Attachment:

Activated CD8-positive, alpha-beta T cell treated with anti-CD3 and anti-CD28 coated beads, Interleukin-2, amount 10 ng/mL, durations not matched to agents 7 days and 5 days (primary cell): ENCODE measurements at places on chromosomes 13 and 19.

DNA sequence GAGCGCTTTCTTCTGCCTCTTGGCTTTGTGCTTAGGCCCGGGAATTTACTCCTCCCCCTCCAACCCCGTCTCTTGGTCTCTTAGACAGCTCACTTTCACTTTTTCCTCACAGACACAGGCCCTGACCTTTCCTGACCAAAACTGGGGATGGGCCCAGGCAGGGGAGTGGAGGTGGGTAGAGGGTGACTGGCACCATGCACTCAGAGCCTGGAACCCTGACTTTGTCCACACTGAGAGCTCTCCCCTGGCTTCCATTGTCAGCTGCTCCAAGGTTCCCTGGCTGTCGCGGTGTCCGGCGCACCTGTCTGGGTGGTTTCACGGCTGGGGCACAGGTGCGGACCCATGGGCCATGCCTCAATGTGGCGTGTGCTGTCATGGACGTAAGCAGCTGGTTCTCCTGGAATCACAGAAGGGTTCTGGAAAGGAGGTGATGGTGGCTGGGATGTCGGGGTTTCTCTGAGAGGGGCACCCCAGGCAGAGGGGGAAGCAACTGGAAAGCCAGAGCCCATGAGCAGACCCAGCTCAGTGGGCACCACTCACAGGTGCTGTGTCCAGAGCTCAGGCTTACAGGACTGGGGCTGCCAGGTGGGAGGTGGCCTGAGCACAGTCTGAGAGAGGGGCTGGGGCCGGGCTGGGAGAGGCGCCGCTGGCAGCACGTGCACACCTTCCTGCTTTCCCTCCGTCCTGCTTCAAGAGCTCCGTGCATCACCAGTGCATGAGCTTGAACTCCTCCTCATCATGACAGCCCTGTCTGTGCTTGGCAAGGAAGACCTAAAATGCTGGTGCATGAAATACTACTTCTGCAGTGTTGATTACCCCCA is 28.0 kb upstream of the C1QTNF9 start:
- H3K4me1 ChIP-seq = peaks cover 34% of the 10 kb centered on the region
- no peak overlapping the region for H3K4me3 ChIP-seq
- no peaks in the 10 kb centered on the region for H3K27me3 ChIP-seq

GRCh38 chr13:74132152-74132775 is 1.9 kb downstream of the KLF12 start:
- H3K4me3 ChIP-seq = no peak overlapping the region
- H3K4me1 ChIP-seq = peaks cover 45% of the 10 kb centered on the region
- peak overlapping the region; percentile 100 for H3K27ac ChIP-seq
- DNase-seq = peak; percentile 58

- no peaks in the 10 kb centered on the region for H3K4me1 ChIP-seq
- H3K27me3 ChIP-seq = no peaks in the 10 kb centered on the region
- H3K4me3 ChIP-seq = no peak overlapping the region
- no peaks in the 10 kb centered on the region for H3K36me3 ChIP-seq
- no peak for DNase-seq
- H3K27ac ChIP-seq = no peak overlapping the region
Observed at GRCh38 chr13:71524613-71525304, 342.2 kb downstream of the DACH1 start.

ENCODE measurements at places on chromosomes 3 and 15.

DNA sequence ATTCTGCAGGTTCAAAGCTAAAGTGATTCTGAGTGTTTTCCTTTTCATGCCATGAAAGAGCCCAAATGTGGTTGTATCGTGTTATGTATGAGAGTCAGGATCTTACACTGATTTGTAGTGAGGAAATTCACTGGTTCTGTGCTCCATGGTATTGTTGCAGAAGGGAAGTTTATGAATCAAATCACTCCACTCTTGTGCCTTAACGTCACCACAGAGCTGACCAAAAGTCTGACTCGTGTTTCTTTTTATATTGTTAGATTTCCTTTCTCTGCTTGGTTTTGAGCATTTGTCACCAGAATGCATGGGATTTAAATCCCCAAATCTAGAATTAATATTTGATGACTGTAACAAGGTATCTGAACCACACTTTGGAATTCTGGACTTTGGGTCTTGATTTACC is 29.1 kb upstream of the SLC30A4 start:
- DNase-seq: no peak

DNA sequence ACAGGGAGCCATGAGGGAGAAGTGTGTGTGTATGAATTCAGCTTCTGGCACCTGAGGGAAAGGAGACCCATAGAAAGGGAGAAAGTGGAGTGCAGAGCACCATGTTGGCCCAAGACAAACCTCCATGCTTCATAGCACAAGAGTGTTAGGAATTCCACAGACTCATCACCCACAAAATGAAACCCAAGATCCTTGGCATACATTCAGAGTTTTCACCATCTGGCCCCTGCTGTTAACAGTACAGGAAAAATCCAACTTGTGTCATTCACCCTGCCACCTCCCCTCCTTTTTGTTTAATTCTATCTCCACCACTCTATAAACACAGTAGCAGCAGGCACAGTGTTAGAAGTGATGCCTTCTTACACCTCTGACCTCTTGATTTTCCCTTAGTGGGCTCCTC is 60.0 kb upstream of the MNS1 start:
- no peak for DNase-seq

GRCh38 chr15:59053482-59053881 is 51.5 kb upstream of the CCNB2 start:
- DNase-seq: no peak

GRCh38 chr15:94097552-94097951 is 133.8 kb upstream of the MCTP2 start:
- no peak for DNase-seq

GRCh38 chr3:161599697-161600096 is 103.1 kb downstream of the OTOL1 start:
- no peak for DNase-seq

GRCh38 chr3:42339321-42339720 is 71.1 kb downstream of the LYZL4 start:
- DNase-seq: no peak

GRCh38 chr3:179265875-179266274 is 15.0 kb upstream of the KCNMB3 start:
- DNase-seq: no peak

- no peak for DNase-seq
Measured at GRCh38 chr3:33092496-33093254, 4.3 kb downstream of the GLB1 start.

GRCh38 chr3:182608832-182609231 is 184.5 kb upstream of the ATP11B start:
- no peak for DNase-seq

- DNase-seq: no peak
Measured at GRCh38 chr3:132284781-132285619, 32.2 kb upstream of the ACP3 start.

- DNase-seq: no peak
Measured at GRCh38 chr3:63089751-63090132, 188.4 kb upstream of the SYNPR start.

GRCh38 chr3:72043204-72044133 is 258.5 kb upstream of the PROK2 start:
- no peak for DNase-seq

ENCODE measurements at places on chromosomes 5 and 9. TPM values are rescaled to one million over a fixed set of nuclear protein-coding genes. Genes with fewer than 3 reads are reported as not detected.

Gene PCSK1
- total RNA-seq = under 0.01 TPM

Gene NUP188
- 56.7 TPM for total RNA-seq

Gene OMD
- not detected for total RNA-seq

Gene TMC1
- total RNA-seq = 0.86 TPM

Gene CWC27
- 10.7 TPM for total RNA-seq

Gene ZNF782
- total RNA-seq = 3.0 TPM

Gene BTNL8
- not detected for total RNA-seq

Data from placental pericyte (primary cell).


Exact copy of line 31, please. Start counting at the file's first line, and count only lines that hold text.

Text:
GRCh38 chr3:179265875-179266274 is 15.0 kb upstream of the KCNMB3 start: